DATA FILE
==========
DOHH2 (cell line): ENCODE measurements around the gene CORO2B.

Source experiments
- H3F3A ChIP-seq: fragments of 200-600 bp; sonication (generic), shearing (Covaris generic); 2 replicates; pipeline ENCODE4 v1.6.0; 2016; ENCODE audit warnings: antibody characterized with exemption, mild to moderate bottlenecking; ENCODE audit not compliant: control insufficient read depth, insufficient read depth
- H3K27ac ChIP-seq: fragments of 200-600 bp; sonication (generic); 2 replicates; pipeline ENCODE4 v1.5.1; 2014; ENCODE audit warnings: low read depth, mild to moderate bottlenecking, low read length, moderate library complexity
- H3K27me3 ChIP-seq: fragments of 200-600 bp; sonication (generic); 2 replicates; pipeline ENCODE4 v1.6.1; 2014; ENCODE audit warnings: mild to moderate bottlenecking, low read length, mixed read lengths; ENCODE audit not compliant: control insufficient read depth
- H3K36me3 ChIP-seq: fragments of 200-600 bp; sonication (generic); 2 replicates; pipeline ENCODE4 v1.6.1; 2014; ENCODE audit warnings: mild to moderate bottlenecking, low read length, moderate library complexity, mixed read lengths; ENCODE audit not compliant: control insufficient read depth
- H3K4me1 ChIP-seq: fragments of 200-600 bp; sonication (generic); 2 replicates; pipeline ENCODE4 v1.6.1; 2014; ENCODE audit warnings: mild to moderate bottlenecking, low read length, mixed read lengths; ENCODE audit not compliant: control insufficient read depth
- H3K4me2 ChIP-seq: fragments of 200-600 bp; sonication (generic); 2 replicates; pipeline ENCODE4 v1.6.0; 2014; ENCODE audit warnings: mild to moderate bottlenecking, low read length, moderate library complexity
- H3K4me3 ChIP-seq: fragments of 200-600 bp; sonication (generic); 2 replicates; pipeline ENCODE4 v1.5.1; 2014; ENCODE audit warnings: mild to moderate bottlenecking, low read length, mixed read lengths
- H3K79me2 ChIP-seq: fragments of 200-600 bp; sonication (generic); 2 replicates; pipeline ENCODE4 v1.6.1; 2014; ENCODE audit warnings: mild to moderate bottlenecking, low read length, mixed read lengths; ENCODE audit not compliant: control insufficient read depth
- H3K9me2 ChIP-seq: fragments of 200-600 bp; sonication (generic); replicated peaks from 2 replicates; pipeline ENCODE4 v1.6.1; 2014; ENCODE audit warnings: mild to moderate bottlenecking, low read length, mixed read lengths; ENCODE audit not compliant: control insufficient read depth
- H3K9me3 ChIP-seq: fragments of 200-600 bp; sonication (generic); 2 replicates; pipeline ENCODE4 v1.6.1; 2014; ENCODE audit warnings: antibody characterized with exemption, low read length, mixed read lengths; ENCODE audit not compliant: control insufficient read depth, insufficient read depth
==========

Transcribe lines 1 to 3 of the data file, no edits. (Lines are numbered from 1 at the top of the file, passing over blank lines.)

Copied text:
DOHH2 (cell line): ENCODE measurements around the gene CORO2B.

Source experiments
- H3F3A ChIP-seq: fragments of 200-600 bp; sonication (generic), shearing (Covaris generic); 2 replicates; pipeline ENCODE4 v1.6.0; 2016; ENCODE audit warnings: antibody characterized with exemption, mild to moderate bottlenecking; ENCODE audit not compliant: control insufficient read depth, insufficient read depth